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RE: OMEGA selection

From: Ken Kowalski <ken.kowalski>
Date: Tue, 21 Apr 2009 09:50:51 -0400


My apologies for entering into this discussion a bit late as I was on =
vacation last week. Rather than rehash previous debates about $COV, I =
thought I would just list some of the ways I use the $COV step output to =
assist my model building and clinical trial simulation efforts.

Before I do so, let me preface my comments by saying that for me the =
real diagnostic value of the $COV step is in the output reported by the =
$COV step and not simply whether or not $COV runs successfully. Thus, I =
strive for a successful $COV step because I find diagnostic value in the =
$COV output to guide my model-building efforts.

There are 3 basic ways I use the $COV step output:

1) Inspection of the standard errors, pairwise correlations among the =
parameter estimates, and the eigenvalue analysis of the correlation =
matrix helps me to understand the limitations of the design/data via the =
2) I find building full covariate models much easier to obtain by first =
ensuring that I have a stable base model through an inspection of the =
$COV step output. I tend to like to use the full model to make =
inference about the covariate parameter estimates (e.g., CIs) as they =
will not suffer from model selection bias which occurs with stepwise =
3) Based on asymptotic statistical theory for maximum likelihood =
estimation I will often assume that the parameters estimates follow a =
multivariate normal distribution with mean vector set to the population =
parameter estimates and covariance matrix set to the covariance matrix =
of the parameter estimates for THETA, OMEGA and SIGMA reported in the =
$COV output. This assumption allows me to easily generate random sets =
of population parameters reflecting parameter uncertainty when =
conducting clinical trial simulations. Of course one could do =
non-parametric bootstrapping to accomplish this as well but it is easier =
and faster to use the multivariate normal distribution when it is =
reasonable to assume that the asymptotics hold.

Below are examples that illustrate some of the ways I use the $COV =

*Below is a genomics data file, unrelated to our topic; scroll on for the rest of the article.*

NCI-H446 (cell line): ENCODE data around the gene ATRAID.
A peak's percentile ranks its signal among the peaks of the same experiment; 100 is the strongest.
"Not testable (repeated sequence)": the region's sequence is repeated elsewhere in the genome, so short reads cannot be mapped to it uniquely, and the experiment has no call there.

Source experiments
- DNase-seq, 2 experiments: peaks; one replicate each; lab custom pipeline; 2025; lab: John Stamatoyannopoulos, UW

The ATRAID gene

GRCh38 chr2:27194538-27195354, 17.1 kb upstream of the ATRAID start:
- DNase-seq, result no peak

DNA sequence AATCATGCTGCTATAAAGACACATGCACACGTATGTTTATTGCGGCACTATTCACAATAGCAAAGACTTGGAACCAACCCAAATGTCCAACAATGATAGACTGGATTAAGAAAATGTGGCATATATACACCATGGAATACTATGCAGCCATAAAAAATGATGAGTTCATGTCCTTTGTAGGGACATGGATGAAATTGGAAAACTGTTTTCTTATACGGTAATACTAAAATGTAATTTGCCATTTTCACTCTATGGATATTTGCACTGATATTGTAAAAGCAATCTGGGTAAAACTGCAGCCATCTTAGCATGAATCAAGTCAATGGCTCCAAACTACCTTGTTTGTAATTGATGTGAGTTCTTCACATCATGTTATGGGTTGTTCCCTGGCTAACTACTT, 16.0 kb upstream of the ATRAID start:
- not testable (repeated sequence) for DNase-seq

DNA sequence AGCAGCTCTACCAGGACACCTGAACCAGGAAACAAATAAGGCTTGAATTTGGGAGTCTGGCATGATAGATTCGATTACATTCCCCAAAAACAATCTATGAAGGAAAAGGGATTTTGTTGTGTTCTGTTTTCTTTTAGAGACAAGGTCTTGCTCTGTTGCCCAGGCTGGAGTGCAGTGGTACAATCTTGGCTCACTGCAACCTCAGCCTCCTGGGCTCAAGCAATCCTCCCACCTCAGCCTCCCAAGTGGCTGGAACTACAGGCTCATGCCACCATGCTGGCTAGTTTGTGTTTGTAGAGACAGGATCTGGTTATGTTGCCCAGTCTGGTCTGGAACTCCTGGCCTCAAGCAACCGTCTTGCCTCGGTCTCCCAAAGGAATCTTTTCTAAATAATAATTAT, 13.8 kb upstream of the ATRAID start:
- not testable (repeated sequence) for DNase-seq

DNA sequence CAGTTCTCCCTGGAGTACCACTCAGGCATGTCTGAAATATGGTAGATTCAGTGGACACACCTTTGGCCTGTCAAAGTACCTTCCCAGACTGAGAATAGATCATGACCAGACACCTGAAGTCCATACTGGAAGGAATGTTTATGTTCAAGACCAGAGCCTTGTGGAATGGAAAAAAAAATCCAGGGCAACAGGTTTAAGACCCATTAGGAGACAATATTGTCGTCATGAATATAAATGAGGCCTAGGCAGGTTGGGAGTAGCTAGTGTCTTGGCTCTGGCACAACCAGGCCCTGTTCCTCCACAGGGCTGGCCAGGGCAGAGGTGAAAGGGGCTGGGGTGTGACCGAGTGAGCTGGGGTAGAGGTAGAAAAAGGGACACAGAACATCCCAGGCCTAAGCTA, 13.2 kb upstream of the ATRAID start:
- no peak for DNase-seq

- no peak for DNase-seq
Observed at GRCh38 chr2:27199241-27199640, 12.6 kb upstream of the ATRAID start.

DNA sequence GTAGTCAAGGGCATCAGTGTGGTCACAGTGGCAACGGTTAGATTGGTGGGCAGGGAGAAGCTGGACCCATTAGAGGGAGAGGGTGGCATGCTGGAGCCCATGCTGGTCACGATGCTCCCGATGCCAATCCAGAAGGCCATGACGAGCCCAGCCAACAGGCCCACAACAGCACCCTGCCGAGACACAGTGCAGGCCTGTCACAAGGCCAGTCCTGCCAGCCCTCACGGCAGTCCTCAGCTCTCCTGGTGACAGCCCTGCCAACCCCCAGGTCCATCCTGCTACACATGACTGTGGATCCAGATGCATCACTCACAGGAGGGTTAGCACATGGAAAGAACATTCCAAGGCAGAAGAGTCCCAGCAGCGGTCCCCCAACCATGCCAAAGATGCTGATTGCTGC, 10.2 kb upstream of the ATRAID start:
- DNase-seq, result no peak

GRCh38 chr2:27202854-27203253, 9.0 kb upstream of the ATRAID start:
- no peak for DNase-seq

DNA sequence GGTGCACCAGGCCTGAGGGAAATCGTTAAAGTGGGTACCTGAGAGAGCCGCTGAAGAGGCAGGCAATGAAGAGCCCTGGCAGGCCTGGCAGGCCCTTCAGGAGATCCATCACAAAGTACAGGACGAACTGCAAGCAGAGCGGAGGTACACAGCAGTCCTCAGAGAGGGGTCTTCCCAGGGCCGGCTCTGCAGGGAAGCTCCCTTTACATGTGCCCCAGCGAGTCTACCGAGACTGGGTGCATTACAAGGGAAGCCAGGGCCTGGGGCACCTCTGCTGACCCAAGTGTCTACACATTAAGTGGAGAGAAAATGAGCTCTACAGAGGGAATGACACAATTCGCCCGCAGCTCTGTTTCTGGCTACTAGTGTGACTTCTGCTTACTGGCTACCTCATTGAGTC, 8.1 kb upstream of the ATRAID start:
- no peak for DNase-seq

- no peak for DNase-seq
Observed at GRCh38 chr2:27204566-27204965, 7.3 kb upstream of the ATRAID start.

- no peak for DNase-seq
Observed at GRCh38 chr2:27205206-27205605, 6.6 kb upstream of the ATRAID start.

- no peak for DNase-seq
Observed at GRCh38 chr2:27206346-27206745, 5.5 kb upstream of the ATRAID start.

• Identify largest standard errors relative to the point =
estimates and rationalize the limitations of the data/design that would =
give rise to these large SEs (e.g., a standard error for ka may be large =
if few sample times are observed prior to Tmax).
• Screen for high pairwise correlations. For example, a high =
correlation in the population parameter estimates for CL/F and V/F may =
result when fitting a base model to steady-state PK data. This would =
suggest that the same information in the data is being used to estimate =
both parameters. This can be problematic for building full covariate =
models where one or more covariates may have effects on both parameters. =
 In this setting I may use clinical judgment as to whether a particular =
covariate effect is more likely to be on CL/F or V/F if the limitations =
of the design/data preclude estimating it on both.
• The covariance matrix of the estimates from a full model run =
are helpful in determining a subset of potential parsimonious final =
models using the WAM algorithm (see Kowalski & Hutmacher, JPP =
• I use SAS (or Splus) to generate a random set of population =
parameters from the multivariate normal distribution using the =
population parameter estimates and the covariance matrix of the =
estimates from the $COV output in clinical trial simulations so that I =
can quantify operating characteristics such as probability of success =
(probability of a Go decision) and probability of a correct decision in =
contrast to power calculations which assume a fixed effect size. Power =
is a conditional probability (conditioning on an assumed effect =
magnitude) whereas POS (prob of success) is an unconditional probability =